Haemophilus influenzae

W. A. Szymczak, Michael H. Levi, J. W. Johnston, M. A. Apicella

Research output: Chapter in Book/Report/Conference proceedingChapter


Haemophilus influenzae is a Gram-negative, strict human pathogen that can colonize hosts in an asymptomatic manner or can cause invasive disease. To persist in the host, the organism utilizes many virulence factors that are regulated in a complex manner. Virulence factors include the polysaccharide capsule of encapsulated strains, lipooligosaccharide extending from the cell membrane, and many proteins involved in adhesion of the bacterium to respiratory epithelial cells. In this review, we describe the major mechanisms of virulence and how they contribute to colonization and invasive disease.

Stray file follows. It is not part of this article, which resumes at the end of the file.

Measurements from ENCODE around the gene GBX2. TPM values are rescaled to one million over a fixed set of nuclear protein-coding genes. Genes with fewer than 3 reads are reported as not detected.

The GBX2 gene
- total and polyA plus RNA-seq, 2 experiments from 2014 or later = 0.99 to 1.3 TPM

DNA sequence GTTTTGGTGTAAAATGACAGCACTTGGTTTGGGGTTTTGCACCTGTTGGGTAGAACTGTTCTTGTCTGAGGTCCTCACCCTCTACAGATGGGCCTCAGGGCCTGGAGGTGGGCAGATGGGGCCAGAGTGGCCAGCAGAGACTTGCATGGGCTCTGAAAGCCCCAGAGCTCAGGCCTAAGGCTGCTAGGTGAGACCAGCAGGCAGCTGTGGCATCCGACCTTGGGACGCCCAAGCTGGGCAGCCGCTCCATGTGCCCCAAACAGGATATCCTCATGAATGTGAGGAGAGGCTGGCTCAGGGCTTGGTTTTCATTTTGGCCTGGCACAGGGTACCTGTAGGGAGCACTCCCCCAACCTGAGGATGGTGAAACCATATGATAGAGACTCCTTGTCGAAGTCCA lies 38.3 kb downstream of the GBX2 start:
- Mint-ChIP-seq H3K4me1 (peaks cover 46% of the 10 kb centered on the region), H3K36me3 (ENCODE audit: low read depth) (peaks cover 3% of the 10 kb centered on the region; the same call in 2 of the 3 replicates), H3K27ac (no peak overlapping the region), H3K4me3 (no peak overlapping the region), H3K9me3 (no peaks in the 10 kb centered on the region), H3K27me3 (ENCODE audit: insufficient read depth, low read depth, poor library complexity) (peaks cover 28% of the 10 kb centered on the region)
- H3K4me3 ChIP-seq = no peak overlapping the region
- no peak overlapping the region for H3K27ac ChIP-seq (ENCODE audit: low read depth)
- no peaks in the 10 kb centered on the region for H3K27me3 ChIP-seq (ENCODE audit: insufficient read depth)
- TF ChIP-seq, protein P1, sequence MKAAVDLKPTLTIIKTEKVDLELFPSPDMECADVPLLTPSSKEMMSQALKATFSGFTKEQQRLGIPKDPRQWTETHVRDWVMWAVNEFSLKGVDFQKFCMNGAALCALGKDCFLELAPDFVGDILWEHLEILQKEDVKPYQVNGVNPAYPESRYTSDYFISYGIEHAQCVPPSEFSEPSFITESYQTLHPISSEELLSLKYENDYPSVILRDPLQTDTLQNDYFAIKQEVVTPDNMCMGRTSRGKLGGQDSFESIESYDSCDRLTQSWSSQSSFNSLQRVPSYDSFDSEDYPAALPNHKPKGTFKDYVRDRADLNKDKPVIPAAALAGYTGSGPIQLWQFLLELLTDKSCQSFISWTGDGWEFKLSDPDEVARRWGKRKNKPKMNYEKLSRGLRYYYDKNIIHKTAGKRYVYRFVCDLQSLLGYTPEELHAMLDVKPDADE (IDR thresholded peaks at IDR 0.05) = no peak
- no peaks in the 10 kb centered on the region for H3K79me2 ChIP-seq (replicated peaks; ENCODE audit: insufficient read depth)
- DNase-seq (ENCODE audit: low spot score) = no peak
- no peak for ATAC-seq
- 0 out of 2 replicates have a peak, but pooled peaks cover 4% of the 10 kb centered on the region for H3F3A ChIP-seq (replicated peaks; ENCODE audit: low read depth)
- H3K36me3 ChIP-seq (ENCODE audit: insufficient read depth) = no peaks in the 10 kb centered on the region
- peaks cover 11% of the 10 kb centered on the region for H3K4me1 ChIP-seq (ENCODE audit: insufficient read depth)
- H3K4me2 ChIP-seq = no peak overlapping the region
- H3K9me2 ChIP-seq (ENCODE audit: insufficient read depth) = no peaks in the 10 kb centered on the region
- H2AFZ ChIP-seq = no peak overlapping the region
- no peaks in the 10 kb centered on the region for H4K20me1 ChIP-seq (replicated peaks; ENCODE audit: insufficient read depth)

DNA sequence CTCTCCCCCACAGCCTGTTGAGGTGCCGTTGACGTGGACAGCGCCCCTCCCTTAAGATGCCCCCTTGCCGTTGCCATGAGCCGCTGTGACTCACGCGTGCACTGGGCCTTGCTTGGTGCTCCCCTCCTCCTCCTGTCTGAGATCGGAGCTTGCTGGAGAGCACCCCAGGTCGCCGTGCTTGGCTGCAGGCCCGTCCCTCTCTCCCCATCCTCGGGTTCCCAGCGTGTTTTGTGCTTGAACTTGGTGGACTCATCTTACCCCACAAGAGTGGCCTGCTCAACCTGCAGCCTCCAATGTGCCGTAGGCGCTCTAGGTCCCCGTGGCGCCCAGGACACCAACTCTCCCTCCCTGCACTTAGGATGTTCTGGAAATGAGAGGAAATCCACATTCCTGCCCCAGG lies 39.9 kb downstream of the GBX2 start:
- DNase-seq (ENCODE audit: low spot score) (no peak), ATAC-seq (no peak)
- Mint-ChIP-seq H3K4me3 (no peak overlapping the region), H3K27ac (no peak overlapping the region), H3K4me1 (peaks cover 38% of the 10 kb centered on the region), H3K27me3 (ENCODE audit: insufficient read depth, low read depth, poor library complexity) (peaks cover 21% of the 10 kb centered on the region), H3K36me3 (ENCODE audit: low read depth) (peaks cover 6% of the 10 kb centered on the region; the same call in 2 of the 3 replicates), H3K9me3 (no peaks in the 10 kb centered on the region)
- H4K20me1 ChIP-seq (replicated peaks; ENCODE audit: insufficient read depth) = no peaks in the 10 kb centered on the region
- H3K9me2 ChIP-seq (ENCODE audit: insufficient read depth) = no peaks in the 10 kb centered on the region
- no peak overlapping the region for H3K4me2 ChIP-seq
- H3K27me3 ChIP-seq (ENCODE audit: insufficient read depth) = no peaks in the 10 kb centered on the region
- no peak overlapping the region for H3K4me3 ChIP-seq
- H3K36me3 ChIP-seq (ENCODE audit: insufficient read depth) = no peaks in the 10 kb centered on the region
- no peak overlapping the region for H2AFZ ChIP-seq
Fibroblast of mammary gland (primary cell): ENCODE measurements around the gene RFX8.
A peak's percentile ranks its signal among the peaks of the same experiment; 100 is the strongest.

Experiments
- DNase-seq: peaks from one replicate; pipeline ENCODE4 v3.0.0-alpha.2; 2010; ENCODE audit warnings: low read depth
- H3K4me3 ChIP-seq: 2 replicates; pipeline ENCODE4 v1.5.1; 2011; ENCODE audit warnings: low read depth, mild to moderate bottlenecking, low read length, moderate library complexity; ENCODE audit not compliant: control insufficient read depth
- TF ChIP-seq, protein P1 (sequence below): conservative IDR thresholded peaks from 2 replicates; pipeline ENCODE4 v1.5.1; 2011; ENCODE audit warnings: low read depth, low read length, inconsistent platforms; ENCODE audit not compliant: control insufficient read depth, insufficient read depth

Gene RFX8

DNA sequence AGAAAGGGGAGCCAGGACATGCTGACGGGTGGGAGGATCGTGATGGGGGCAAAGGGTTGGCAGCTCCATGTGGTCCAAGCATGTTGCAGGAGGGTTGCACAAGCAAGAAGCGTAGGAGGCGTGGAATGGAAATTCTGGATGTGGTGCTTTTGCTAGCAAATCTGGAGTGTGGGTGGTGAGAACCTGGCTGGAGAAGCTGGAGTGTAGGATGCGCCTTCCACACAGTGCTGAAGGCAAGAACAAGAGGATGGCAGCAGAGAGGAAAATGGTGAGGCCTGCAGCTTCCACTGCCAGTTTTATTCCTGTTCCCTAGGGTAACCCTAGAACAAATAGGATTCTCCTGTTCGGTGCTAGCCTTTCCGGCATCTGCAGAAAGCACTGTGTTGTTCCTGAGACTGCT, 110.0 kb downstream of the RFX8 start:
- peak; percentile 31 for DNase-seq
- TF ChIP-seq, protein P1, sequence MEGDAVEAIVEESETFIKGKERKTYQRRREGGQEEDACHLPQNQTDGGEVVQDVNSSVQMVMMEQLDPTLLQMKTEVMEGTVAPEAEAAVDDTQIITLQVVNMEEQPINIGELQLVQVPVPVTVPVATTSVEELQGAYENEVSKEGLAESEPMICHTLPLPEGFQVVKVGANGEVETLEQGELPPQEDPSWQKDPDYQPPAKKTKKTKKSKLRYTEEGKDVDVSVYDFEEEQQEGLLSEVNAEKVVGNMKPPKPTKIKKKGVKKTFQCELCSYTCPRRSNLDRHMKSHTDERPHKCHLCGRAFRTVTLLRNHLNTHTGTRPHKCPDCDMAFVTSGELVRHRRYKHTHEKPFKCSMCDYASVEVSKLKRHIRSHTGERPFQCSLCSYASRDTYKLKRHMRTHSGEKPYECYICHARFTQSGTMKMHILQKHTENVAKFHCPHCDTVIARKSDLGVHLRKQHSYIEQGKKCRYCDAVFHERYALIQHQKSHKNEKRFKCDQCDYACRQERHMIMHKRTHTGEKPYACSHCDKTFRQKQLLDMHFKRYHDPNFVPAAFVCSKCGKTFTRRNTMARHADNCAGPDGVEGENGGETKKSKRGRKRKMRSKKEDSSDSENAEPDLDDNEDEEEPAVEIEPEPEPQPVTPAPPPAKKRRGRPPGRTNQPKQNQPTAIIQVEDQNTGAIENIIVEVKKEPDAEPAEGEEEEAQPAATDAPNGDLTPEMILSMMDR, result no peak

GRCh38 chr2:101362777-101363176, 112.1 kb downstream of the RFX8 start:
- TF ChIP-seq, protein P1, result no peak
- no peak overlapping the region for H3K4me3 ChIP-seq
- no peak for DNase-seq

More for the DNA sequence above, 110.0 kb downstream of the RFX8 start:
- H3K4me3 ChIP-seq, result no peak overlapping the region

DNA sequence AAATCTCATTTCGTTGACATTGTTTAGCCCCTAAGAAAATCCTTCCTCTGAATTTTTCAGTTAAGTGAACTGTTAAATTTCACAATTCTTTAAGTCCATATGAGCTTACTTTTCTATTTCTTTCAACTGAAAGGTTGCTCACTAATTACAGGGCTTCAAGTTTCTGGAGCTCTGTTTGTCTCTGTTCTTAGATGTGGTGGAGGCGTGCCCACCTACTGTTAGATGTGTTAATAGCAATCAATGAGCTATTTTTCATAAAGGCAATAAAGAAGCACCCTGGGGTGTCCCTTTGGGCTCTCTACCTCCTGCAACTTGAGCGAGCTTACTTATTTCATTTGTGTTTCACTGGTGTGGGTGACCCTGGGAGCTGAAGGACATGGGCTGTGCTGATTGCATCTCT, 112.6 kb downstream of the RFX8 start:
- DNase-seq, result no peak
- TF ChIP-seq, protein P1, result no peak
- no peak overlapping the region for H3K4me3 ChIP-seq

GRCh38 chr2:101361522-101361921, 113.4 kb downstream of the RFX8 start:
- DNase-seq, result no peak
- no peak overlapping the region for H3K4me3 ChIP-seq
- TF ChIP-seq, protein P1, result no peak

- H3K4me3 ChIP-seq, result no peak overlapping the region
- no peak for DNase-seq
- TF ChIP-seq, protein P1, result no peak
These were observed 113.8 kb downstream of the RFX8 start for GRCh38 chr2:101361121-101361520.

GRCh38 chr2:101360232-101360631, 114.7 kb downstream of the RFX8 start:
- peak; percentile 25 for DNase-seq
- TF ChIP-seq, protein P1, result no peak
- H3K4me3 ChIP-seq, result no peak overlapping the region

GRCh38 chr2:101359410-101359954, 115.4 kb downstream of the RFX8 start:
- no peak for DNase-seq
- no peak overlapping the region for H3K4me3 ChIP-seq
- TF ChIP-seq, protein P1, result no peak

Original languageEnglish (US)
Title of host publicationEncyclopedia of Microbiology
Number of pages14
ISBN (Electronic)9780128117378
ISBN (Print)9780128117361
StatePublished - Jan 1 2019


  • Biofilm
  • Capsule
  • Chronic obstructive pulmonary disease
  • Colonization
  • Haemophilus
  • Lipooligosaccharide
  • Meningitis
  • Otitis media
  • Pathogenesis
  • Phase variation
  • Pneumonia
  • Sepsis
  • Vaccine
  • Virulence

ASJC Scopus subject areas

  • General Immunology and Microbiology


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